Can You Use a Mortgage for Debt Consolidation?
There are a lot of expenses to worry about when you hit adulthood. Bills to pay, rent, utilities, food, transportation and the like. Other anticipated expenses such as emergencies, special occasions or car breakdowns may tend to hurt your budget and can sometimes lead to debts.
Too many debts is a pain. It can give you sleepless nights, a lot of stress and in some cases, can ruin a relationship.
You can still go back to a sustainable financial life by eliminating debt. Although it can be challenging, with the right perspective and commitment, you can completely be debt free.
A good place to start when fixing your financial situation is getting your loans consolidated. Loan or debt consolidation is simply paying up all your debts, through a new loan and then repaying that single loan instead of your usual number of loan payments.
If you have several personal loans, credit card debt and a car loan, you are paying for several interests at different interest rates. Consolidating your loan frees you up from having to pay for several accumulated interest rates instead of one. Such a process may give you considerable savings in the process because your interest rate will be constant for a single principal loan amount.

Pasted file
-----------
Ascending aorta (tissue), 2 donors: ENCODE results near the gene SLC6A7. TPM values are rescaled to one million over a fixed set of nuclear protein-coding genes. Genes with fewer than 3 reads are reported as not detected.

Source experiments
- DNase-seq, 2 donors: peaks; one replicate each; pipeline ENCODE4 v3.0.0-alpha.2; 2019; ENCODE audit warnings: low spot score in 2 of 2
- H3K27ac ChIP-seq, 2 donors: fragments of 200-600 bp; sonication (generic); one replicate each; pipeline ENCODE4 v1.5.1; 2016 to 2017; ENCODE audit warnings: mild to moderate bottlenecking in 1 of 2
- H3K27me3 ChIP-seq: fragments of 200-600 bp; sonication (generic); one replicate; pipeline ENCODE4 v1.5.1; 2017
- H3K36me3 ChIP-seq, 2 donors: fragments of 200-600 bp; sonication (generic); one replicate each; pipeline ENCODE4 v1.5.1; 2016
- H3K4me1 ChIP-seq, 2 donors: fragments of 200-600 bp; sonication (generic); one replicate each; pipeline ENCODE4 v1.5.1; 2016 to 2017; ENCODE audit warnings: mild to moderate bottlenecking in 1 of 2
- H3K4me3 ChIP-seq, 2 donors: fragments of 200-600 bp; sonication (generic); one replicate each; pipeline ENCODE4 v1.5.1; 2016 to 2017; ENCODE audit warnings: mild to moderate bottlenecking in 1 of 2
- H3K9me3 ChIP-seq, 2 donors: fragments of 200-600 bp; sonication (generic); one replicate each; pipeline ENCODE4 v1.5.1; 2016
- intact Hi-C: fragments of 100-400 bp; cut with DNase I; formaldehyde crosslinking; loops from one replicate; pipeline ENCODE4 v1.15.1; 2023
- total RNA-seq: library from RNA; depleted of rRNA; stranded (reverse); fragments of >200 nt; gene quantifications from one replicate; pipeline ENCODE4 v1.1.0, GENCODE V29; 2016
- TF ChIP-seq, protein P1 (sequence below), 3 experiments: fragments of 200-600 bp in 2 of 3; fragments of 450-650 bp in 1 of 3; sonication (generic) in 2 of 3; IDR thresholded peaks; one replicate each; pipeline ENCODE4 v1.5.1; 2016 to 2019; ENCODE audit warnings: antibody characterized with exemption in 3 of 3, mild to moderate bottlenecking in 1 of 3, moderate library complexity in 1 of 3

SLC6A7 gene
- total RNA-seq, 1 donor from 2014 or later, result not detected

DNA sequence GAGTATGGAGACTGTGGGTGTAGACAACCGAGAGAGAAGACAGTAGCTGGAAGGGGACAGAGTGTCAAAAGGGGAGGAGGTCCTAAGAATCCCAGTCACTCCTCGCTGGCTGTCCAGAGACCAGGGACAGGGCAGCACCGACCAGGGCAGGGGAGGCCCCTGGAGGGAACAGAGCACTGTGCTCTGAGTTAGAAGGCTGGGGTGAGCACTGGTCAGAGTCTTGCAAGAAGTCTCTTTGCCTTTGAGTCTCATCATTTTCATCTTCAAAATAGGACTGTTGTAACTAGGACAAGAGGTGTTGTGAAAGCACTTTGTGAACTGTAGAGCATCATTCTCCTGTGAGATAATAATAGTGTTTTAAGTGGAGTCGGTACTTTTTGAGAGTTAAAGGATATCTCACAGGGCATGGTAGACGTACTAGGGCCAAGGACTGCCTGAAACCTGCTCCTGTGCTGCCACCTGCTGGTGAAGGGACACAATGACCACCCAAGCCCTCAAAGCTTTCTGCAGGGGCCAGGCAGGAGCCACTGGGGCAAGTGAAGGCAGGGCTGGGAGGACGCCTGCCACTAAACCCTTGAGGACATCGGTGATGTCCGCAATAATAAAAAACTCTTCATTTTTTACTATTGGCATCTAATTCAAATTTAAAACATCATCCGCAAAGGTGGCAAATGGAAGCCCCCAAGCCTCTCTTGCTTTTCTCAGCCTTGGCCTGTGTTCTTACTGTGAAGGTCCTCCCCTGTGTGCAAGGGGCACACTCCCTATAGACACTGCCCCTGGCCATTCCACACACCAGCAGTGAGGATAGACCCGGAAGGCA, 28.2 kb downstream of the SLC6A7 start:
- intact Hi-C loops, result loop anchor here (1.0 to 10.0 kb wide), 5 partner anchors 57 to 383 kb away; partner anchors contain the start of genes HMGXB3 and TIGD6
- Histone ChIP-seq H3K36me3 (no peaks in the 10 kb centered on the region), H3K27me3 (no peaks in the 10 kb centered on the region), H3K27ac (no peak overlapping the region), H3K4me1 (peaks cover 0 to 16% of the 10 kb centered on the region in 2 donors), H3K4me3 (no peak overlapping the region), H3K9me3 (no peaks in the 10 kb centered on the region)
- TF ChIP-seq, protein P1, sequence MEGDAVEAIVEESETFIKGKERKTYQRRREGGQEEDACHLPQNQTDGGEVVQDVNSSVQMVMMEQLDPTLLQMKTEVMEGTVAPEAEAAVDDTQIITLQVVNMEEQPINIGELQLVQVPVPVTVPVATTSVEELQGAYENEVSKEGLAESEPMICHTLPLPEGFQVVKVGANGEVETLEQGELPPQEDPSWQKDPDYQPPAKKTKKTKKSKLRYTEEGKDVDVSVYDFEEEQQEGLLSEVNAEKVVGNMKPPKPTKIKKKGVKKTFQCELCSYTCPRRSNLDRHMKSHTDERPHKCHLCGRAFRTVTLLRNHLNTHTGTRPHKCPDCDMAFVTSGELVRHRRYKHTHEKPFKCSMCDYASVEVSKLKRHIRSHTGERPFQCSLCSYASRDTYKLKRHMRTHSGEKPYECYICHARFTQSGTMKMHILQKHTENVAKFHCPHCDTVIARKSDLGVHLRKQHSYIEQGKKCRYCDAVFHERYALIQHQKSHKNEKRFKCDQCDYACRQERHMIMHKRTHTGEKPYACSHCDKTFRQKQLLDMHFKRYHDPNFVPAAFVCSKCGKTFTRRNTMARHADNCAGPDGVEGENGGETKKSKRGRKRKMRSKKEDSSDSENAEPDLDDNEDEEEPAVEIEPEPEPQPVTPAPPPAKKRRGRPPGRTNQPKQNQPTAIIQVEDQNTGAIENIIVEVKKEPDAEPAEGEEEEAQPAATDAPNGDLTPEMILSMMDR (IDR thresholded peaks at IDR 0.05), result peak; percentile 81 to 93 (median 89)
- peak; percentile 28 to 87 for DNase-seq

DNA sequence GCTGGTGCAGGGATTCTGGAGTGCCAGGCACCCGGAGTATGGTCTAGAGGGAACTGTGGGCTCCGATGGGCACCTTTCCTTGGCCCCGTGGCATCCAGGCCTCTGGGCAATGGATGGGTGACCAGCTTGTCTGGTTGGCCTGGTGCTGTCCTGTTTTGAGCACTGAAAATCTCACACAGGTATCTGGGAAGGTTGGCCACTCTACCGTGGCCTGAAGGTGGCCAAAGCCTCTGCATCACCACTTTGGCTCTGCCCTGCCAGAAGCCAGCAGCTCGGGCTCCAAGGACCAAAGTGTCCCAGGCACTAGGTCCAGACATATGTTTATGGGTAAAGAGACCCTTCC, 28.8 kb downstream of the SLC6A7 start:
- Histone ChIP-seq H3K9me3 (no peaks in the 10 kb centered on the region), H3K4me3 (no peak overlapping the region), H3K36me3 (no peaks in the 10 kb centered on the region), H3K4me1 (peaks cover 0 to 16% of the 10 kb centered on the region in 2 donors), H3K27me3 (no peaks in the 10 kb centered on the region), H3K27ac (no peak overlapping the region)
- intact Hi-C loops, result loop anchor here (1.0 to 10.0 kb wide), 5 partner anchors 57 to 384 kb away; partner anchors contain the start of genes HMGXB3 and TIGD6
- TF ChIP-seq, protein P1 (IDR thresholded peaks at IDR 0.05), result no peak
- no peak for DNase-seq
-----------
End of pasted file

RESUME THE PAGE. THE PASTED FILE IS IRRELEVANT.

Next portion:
Debt Consolidation Through a Mortgage
If you would want to consolidate your debt all into one account, in this case, your mortgage, a loan refinance on your mortgage can be an option you can take to finally get rid of your other debts.
Consider this if you are drowning in credit card debt and is stressed with its high-interest rates, it would be ideal to consolidate that amount together with your refinance. Doing so will reconstruct your credit card debt, together with your mortgage, into one easy payment with reduced exposure to high-interest rates that banks implement on your credit card balances.
However, if you have several loans to consolidate, say a personal loan, plus a credit card debt and a car loan, it would be ideal to apply for a separate consolidation loan instead of merging it with your mortgage. Why?
A car loan usually takes 5 years to repay. Thus, 5 years of interest added to your principal. Including this amount to a 30-year mortgage loan term makes you pay for the interest rate of your car loan for 30 years, instead of the usual 5 years. Doing the month, consolidating your car loan debt with your mortgage won’t give you the savings you initially thought you would be getting through debt consolidation.
Talking to a loan specialist can help you identify these areas on your debt consolidation. They can help you identify areas on your loan consolidation where you can actually enjoy savings and make the process of repaying your debt lighter and less stressful on your end.